Graphic Design Today features design trends from Switzerland, Germany and the Netherlands, France, Great Britain and the USA. Through abundant visuals and illuminating texts accompanying each featured project, and a foreword by François Rappo, renowned typographer, and teacher at ECAL Ecole cantonale d’art de Lausanne, this expansive volume provides an in-depth look at the state-of-the-art of contemporary graphic design and is going in my design library.
“E-voluzione represents a perfect synthesis of our spirit: sporty character and eco-friendly soul” affirms Paolo Pininfarina. “Sporty and dynamic, a harmonic bikeable to guarantee high performances and great comfort”.
E-voluzione is the first electric bike born from the design collaboration between Pininfarina and bicycle makers Diavelo. E-voluzione was developed with a holistic design philosophy in mind. By that, I mean all the main components of the bike are integrated in the bike. By making a conscious effort to seamlessly integrate the battery, the mid-engine, the handlebar and stem, the cockpit, all the cables, the lighting system they have created not only a very aesthetically pleasing bike but one with a higher level of function. Thanks to better weight distribution and balance and a more comfortable and performing ride.
Using carbon fiber in the frame and in the bar, seat post, wheels, the bike is extremely light weight compared to the competition, weighing in at 35 pounds. I know, hefty by traditional bike standards, but fairly light for a motorized e-bike.
The carbon fiber frame is produced by using an innovative process known as autoclave carbon fiber. Which produces a lighter stiffer frame allowing the bike to be more maneuverable and perform better.
The same level of innovation applies to other components that are used in the bike as well. The motor and transmission feature a high torque capacity and are fully integrated into the frame. The transmission is belt driven for an ultra quiet ride and reduces maintenance needs. In addition, they have integrated the patented battery into the frame, yet it is still fully removable for recharging or replacement if needed. The bike features hydraulic brakes and Shimano components as well.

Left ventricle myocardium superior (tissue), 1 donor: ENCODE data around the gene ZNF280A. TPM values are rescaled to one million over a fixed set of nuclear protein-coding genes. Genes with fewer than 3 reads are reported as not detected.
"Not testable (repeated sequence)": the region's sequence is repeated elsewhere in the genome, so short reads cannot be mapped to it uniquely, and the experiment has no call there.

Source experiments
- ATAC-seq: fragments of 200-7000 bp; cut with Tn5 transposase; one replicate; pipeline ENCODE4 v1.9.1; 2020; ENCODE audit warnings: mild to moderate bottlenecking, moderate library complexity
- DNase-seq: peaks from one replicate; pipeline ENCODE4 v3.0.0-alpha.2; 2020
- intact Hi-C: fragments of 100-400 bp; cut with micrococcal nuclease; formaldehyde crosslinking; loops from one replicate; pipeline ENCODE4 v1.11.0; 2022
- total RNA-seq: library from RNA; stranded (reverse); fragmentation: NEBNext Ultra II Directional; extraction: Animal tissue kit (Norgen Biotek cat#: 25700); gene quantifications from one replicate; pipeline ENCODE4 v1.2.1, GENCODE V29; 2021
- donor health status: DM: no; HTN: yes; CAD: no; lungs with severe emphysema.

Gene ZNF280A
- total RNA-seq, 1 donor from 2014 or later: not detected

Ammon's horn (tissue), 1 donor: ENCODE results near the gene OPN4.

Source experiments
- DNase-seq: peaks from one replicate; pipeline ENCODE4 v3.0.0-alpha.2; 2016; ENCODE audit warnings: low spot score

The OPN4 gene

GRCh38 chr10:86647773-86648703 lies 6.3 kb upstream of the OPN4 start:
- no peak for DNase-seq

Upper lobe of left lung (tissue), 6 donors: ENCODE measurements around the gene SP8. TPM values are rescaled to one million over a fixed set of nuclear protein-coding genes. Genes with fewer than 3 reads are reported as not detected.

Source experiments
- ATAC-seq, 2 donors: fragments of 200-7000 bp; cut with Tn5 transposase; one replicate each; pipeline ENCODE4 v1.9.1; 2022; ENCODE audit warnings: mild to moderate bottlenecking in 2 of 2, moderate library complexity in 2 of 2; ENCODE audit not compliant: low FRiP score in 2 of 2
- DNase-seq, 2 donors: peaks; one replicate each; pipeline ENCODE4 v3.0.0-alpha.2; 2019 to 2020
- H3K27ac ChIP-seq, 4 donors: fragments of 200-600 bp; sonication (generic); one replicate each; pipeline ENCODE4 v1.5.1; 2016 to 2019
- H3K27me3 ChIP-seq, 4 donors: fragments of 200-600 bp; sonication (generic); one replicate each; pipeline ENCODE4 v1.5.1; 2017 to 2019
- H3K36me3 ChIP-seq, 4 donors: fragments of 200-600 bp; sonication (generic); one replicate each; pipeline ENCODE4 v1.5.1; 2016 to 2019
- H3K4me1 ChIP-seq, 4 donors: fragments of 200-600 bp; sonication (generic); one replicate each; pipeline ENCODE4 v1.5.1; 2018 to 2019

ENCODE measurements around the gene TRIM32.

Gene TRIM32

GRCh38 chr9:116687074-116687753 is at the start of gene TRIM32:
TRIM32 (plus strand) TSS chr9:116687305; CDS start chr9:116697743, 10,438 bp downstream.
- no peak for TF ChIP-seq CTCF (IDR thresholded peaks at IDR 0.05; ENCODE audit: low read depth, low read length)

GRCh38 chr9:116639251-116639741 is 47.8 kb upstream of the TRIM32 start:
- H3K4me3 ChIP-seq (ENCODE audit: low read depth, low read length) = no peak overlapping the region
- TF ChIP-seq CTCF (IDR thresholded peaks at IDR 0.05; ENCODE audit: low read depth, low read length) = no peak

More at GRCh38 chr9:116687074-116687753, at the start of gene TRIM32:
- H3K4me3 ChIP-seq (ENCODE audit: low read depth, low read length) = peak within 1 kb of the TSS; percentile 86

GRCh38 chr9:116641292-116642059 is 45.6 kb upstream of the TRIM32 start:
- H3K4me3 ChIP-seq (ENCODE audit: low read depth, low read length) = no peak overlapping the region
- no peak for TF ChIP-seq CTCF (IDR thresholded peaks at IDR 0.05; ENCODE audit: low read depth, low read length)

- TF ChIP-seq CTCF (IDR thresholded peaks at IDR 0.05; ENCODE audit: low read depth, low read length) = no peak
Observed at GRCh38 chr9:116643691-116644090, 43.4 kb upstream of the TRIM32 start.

I don’t live in a large house so WiFi connectivity and bandwidth really isn’t an issue for me. I know that it can be frustrating as all hell though for people in larger homes and with multiple users competing for a single signal coming off a router located in the most inconvenient spot in your home. A new solution coming to market in November wants to render this a non-issue.
Plume is the a new Adaptive WiFi system, that takes a series of small, discrete hexagonal boxes and spreads WiFi throughout your domicile. According to the site, “Plume is the only WiFi solution powered by the cloud, which means it can adapt to real life in real-time—ensuring every room and every device has a reliably fast connection today, tomorrow, and years from now.” Sounds promising. The devices also maximize data flow on your WiFi network by handling different types of traffic for a smooth, uninterrupted experience. Plume apparently knows the difference between different data types and allocates bandwidth according to need. And Plume doesn’t use a traditional mesh system to hop between source points which adds latency and slows data transfer. Plume uses a different channel or band for each hop, never slowing down your WiFi speed.